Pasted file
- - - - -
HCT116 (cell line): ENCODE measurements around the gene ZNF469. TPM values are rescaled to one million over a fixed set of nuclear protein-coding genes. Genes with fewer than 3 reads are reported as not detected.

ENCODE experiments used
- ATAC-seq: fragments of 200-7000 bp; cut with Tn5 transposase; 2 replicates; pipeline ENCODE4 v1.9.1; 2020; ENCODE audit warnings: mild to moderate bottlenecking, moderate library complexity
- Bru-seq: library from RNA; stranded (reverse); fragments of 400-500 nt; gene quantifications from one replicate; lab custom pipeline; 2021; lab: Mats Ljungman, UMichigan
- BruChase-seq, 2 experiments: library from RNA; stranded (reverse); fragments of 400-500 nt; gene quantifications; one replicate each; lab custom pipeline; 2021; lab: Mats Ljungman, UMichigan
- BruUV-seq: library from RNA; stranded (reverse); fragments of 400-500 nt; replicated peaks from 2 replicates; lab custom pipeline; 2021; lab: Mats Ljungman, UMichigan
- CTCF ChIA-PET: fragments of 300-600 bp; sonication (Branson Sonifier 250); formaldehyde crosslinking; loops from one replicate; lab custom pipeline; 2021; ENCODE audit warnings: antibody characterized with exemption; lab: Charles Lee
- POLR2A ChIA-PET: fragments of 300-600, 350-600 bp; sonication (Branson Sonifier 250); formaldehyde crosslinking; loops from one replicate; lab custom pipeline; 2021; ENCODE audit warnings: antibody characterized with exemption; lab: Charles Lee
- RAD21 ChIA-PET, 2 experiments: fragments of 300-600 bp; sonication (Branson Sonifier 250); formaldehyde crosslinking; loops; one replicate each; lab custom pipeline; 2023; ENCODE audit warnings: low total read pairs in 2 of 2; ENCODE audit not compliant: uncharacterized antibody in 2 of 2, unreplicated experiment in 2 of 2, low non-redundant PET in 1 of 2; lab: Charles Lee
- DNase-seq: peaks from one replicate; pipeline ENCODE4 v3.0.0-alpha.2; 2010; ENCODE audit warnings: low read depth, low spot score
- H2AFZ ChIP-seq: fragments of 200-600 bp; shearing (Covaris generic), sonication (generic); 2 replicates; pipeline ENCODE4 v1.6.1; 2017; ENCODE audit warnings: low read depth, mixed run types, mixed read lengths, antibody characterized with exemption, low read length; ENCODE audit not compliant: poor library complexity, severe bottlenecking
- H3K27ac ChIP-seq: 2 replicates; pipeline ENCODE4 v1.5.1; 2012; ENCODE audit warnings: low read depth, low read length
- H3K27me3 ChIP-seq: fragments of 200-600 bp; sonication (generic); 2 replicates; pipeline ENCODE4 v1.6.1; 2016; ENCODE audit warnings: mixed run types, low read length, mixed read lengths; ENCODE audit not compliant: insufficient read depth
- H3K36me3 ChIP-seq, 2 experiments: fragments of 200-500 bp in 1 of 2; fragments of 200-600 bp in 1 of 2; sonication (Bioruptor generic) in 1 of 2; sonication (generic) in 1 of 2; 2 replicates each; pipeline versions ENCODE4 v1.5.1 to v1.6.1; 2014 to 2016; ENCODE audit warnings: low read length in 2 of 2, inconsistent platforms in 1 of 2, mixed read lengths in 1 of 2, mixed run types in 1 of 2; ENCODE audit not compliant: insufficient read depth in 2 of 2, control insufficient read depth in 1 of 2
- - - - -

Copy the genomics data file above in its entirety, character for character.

HCT116 (cell line): ENCODE measurements around the gene ZNF469. TPM values are rescaled to one million over a fixed set of nuclear protein-coding genes. Genes with fewer than 3 reads are reported as not detected.

ENCODE experiments used
- ATAC-seq: fragments of 200-7000 bp; cut with Tn5 transposase; 2 replicates; pipeline ENCODE4 v1.9.1; 2020; ENCODE audit warnings: mild to moderate bottlenecking, moderate library complexity
- Bru-seq: library from RNA; stranded (reverse); fragments of 400-500 nt; gene quantifications from one replicate; lab custom pipeline; 2021; lab: Mats Ljungman, UMichigan
- BruChase-seq, 2 experiments: library from RNA; stranded (reverse); fragments of 400-500 nt; gene quantifications; one replicate each; lab custom pipeline; 2021; lab: Mats Ljungman, UMichigan
- BruUV-seq: library from RNA; stranded (reverse); fragments of 400-500 nt; replicated peaks from 2 replicates; lab custom pipeline; 2021; lab: Mats Ljungman, UMichigan
- CTCF ChIA-PET: fragments of 300-600 bp; sonication (Branson Sonifier 250); formaldehyde crosslinking; loops from one replicate; lab custom pipeline; 2021; ENCODE audit warnings: antibody characterized with exemption; lab: Charles Lee
- POLR2A ChIA-PET: fragments of 300-600, 350-600 bp; sonication (Branson Sonifier 250); formaldehyde crosslinking; loops from one replicate; lab custom pipeline; 2021; ENCODE audit warnings: antibody characterized with exemption; lab: Charles Lee
- RAD21 ChIA-PET, 2 experiments: fragments of 300-600 bp; sonication (Branson Sonifier 250); formaldehyde crosslinking; loops; one replicate each; lab custom pipeline; 2023; ENCODE audit warnings: low total read pairs in 2 of 2; ENCODE audit not compliant: uncharacterized antibody in 2 of 2, unreplicated experiment in 2 of 2, low non-redundant PET in 1 of 2; lab: Charles Lee
- DNase-seq: peaks from one replicate; pipeline ENCODE4 v3.0.0-alpha.2; 2010; ENCODE audit warnings: low read depth, low spot score
- H2AFZ ChIP-seq: fragments of 200-600 bp; shearing (Covaris generic), sonication (generic); 2 replicates; pipeline ENCODE4 v1.6.1; 2017; ENCODE audit warnings: low read depth, mixed run types, mixed read lengths, antibody characterized with exemption, low read length; ENCODE audit not compliant: poor library complexity, severe bottlenecking
- H3K27ac ChIP-seq: 2 replicates; pipeline ENCODE4 v1.5.1; 2012; ENCODE audit warnings: low read depth, low read length
- H3K27me3 ChIP-seq: fragments of 200-600 bp; sonication (generic); 2 replicates; pipeline ENCODE4 v1.6.1; 2016; ENCODE audit warnings: mixed run types, low read length, mixed read lengths; ENCODE audit not compliant: insufficient read depth
- H3K36me3 ChIP-seq, 2 experiments: fragments of 200-500 bp in 1 of 2; fragments of 200-600 bp in 1 of 2; sonication (Bioruptor generic) in 1 of 2; sonication (generic) in 1 of 2; 2 replicates each; pipeline versions ENCODE4 v1.5.1 to v1.6.1; 2014 to 2016; ENCODE audit warnings: low read length in 2 of 2, inconsistent platforms in 1 of 2, mixed read lengths in 1 of 2, mixed run types in 1 of 2; ENCODE audit not compliant: insufficient read depth in 2 of 2, control insufficient read depth in 1 of 2